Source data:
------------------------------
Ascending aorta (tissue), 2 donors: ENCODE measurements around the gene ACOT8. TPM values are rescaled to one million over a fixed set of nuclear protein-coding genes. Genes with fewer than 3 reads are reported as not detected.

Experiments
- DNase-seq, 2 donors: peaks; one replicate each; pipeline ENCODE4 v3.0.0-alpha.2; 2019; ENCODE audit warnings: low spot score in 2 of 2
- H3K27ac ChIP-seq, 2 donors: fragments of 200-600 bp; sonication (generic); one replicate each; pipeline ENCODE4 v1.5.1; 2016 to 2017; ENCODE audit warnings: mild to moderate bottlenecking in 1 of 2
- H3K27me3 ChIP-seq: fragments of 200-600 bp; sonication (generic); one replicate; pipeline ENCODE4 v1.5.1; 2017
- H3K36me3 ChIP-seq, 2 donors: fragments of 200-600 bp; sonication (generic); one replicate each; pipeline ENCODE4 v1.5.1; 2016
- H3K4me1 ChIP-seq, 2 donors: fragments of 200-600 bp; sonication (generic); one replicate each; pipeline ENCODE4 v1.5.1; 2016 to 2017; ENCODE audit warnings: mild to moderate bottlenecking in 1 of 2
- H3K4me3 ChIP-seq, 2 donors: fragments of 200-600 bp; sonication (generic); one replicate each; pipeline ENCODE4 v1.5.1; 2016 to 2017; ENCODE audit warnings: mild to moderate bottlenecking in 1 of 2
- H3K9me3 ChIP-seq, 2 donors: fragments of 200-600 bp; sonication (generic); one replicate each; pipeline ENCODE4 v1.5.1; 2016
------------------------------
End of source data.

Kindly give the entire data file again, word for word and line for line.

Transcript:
Ascending aorta (tissue), 2 donors: ENCODE measurements around the gene ACOT8. TPM values are rescaled to one million over a fixed set of nuclear protein-coding genes. Genes with fewer than 3 reads are reported as not detected.

Experiments
- DNase-seq, 2 donors: peaks; one replicate each; pipeline ENCODE4 v3.0.0-alpha.2; 2019; ENCODE audit warnings: low spot score in 2 of 2
- H3K27ac ChIP-seq, 2 donors: fragments of 200-600 bp; sonication (generic); one replicate each; pipeline ENCODE4 v1.5.1; 2016 to 2017; ENCODE audit warnings: mild to moderate bottlenecking in 1 of 2
- H3K27me3 ChIP-seq: fragments of 200-600 bp; sonication (generic); one replicate; pipeline ENCODE4 v1.5.1; 2017
- H3K36me3 ChIP-seq, 2 donors: fragments of 200-600 bp; sonication (generic); one replicate each; pipeline ENCODE4 v1.5.1; 2016
- H3K4me1 ChIP-seq, 2 donors: fragments of 200-600 bp; sonication (generic); one replicate each; pipeline ENCODE4 v1.5.1; 2016 to 2017; ENCODE audit warnings: mild to moderate bottlenecking in 1 of 2
- H3K4me3 ChIP-seq, 2 donors: fragments of 200-600 bp; sonication (generic); one replicate each; pipeline ENCODE4 v1.5.1; 2016 to 2017; ENCODE audit warnings: mild to moderate bottlenecking in 1 of 2
- H3K9me3 ChIP-seq, 2 donors: fragments of 200-600 bp; sonication (generic); one replicate each; pipeline ENCODE4 v1.5.1; 2016